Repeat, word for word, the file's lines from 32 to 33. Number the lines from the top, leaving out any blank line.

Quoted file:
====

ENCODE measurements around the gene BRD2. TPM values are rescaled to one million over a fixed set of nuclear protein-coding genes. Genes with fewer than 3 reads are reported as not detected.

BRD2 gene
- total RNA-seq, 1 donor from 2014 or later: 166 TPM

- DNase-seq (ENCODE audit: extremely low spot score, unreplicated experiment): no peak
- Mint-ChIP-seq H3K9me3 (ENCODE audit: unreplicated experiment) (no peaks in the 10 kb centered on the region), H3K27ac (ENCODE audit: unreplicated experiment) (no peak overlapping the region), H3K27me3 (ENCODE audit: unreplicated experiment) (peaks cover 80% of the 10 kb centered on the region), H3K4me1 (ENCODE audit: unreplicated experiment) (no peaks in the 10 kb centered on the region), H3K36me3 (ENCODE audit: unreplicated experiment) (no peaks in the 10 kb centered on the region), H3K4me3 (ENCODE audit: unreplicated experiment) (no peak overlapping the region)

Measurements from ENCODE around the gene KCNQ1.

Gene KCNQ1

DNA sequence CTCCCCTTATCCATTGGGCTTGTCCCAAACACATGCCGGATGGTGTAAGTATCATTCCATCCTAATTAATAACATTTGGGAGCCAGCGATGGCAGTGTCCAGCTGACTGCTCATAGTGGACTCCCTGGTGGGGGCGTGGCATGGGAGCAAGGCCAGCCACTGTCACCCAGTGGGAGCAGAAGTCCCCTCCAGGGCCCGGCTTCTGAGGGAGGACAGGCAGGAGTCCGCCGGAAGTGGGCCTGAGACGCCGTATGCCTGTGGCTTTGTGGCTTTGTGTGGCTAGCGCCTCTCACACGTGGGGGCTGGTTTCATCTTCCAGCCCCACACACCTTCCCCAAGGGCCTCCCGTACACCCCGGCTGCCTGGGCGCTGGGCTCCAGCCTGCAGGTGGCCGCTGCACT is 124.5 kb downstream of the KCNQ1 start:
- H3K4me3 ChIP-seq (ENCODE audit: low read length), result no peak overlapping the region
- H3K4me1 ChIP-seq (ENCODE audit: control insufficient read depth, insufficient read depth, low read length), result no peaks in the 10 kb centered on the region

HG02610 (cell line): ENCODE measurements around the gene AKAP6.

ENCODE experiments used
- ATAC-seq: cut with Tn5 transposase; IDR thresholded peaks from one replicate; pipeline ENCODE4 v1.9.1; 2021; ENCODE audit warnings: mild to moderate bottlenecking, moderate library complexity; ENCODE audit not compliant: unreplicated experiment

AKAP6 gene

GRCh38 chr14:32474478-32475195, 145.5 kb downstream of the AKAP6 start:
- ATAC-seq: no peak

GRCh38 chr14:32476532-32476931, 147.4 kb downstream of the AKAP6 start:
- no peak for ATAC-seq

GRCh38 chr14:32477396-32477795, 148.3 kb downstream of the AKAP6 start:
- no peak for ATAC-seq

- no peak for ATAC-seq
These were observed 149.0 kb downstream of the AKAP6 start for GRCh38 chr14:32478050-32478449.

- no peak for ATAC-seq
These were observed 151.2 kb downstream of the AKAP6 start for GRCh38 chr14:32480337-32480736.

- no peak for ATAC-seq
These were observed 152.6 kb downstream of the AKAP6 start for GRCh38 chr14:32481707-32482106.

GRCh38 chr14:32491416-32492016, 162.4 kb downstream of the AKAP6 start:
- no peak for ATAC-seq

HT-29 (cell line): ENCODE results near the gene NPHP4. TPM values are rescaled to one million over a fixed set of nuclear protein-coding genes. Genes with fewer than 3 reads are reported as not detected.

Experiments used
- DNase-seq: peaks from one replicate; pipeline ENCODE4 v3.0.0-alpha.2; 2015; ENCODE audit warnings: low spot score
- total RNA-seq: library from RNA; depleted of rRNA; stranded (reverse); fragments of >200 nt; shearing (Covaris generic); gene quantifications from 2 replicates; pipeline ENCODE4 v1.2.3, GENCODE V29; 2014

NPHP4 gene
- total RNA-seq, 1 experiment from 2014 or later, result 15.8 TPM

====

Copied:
- total RNA-seq: library from RNA; depleted of rRNA; stranded (reverse); fragments of >200 nt; shearing (Covaris generic); gene quantifications from 2 replicates; pipeline ENCODE4 v1.2.3, GENCODE V29; 2014

NPHP4 gene